‘So what’s your name’, we asked? ‘Seventy One’. ‘71’? ‘Yea, I was named after the year I was born’. ‘That’s pretty…unusual’. ‘It’s nothing…in Meghalaya, people name their kids after anything that catches their fancy – Christian names, political figures, celebrities, countries or random English words. ‘For example’? ‘Truck, Bus, State, Reliance, whatever!’ We listened agape as Seventy One listed out Meghalaya’s eccentric nomenclature.  

Here, Frankenstein, Hitler, Roosevelt, Churchill, Chamberlain, Lenin and Stalin fought for elections. Ulysses had sisters named England, New Zealand, Finland and Switzerland while another sweet trio were called Institute, Constitute and Prostitute! Boys weren’t spared too – a garage owner named his sons 1st Gear, 2nd Gear and 3rd Gear while Toilet Marbaniang didn’t give a shit to what his name meant either. The origin of this perplexing phenomenon goes back to the British occupation of the North East in the 1850s. The oral dialects of the Garo-Khasi-Jaintia hills in Meghalaya, like Nagaland, adopted English as their script and subsequent conversion to Christianity spurred the blind adoption of anything English.  

The next morning, we caught the only van out of Mawlynnong back to Shillong. As we rolled past fields of tall grass on either side, we casually asked what they were. ‘Thysanolaena maxima or broom grass’ said Pastor Henry. He thrust a small parcel wrapped in a newspaper into our hands. ‘Something to remember us by’ he smiled. The souvenir was a neatly crafted short broom. Ironic that in this tiny village obsessed with cleanliness, the most lucrative crop was broom grass! In a country notorious for its lack of public hygiene, places like Mawlynnong bring a ray of hope.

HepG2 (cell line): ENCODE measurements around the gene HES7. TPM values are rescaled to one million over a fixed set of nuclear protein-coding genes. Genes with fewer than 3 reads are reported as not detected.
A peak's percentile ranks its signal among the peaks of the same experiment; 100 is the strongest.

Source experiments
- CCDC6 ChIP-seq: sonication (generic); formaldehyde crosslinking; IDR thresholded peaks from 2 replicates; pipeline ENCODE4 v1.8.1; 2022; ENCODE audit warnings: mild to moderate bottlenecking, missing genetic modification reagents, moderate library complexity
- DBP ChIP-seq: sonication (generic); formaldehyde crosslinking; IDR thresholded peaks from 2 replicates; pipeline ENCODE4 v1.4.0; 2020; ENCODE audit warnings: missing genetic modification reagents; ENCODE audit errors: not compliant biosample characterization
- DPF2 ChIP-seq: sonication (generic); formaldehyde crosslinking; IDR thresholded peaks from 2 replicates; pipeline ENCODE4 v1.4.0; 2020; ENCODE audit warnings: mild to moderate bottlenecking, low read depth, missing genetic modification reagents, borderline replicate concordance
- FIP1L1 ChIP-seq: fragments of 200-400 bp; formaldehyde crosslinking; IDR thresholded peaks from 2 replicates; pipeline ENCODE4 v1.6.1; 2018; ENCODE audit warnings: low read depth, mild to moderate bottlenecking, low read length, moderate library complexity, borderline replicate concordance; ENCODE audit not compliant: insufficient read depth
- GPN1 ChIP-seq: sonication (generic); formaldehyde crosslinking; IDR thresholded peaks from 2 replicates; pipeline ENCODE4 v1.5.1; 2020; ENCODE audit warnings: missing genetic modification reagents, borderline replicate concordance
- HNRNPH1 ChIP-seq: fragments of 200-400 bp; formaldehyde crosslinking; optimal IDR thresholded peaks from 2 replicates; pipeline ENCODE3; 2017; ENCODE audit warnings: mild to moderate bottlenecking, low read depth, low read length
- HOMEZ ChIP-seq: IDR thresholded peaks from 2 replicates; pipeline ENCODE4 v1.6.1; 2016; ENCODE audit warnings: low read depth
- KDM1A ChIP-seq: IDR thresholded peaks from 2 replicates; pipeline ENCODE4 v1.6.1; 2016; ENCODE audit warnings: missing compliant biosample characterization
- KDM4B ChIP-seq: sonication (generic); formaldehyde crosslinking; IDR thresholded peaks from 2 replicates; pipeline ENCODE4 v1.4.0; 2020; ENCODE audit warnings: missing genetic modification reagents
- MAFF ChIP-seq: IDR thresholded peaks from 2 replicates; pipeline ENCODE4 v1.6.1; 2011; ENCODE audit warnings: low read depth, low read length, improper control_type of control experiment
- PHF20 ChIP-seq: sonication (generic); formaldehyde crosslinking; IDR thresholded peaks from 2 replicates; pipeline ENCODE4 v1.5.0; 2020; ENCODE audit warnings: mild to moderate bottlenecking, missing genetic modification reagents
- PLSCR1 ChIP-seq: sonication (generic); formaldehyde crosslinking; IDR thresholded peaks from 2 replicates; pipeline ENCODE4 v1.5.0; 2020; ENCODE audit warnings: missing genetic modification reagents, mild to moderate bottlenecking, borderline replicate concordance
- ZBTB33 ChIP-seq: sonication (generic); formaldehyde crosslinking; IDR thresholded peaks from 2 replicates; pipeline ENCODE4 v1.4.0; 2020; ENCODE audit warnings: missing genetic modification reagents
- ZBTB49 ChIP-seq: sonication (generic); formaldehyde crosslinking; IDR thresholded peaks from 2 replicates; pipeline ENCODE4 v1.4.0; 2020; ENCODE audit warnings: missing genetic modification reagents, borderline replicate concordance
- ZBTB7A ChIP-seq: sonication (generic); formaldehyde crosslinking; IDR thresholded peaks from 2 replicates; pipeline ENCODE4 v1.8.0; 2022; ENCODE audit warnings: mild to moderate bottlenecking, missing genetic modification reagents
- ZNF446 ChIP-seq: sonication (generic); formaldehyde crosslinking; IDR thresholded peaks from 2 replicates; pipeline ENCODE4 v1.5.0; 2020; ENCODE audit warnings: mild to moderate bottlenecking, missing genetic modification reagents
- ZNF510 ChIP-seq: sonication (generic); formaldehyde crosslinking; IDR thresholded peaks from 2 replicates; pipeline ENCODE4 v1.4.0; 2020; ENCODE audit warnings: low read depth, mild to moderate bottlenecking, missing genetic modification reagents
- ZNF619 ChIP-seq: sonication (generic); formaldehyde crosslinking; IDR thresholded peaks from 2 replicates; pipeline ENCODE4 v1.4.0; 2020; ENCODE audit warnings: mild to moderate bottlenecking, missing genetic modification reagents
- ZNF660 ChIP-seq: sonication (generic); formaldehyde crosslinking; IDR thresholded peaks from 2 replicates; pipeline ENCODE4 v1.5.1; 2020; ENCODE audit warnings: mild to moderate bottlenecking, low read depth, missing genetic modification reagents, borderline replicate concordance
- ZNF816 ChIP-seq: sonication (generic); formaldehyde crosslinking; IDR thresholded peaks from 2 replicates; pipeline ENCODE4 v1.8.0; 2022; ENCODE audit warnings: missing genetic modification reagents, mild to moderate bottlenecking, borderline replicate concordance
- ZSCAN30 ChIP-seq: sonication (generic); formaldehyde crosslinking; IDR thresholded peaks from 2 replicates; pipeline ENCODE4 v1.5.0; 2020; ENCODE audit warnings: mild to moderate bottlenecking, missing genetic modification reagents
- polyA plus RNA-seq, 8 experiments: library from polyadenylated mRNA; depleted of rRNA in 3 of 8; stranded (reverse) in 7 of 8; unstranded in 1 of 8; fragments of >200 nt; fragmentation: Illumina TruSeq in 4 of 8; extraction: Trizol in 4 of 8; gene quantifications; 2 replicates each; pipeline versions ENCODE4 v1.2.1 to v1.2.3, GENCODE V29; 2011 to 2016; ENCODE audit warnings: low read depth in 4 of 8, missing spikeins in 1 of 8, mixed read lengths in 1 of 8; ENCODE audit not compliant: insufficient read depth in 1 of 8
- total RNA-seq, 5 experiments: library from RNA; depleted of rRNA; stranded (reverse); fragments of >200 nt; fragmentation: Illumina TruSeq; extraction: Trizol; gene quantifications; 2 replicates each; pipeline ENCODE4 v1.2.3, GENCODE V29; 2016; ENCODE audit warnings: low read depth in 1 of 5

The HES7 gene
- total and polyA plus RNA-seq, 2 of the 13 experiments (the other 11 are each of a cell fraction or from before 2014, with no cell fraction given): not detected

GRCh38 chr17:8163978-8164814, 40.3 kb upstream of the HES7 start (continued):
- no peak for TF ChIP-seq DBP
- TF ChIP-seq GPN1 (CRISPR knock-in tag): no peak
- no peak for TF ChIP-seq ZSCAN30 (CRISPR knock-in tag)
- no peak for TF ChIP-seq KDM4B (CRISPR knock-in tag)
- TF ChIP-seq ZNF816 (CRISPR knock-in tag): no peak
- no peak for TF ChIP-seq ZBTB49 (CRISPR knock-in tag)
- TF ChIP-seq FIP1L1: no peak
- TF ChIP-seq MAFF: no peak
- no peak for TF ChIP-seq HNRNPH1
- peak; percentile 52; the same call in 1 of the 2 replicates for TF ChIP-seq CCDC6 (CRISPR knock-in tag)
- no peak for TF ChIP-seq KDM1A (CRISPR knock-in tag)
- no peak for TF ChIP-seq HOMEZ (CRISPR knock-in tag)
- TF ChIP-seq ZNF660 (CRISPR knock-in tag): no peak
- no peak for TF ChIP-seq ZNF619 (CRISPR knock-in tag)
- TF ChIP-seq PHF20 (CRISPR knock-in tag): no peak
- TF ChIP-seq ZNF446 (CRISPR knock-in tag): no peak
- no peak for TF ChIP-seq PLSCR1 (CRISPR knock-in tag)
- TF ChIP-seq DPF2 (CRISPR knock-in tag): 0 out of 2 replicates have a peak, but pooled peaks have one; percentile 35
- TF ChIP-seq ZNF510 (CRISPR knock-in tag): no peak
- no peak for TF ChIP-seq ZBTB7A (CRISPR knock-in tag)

Travel Info 

Getting there
81 km from Shillong. Lies on the route to Dawki (83 km) on the Bangladesh border. Just 20 km short of Dawki, turn right from Pongtung for an 18 km drive to Mawlynnong. 

Where to Stay
Mawlynnong guesthouse has two huts — the larger accommodates four persons and costs Rs 2,400 while the smaller sleeps two and costs Rs 1,000.  

Contact
Nakliar Tours
Deepak Laloo/Carol Nongrum
Ph 0364-2502420, 9863115302
Email nakliartours@gmail.com

Tourist Information Centre
Meghalaya Tourism Development Corporation
Police Bazaar, Shillong – 793001
Ph 0364-2226220

Authors: Anurag Mallick & Priya Ganapathy. This article appeared on 3 August, 2011 in Deccan Herald (Sunday edition).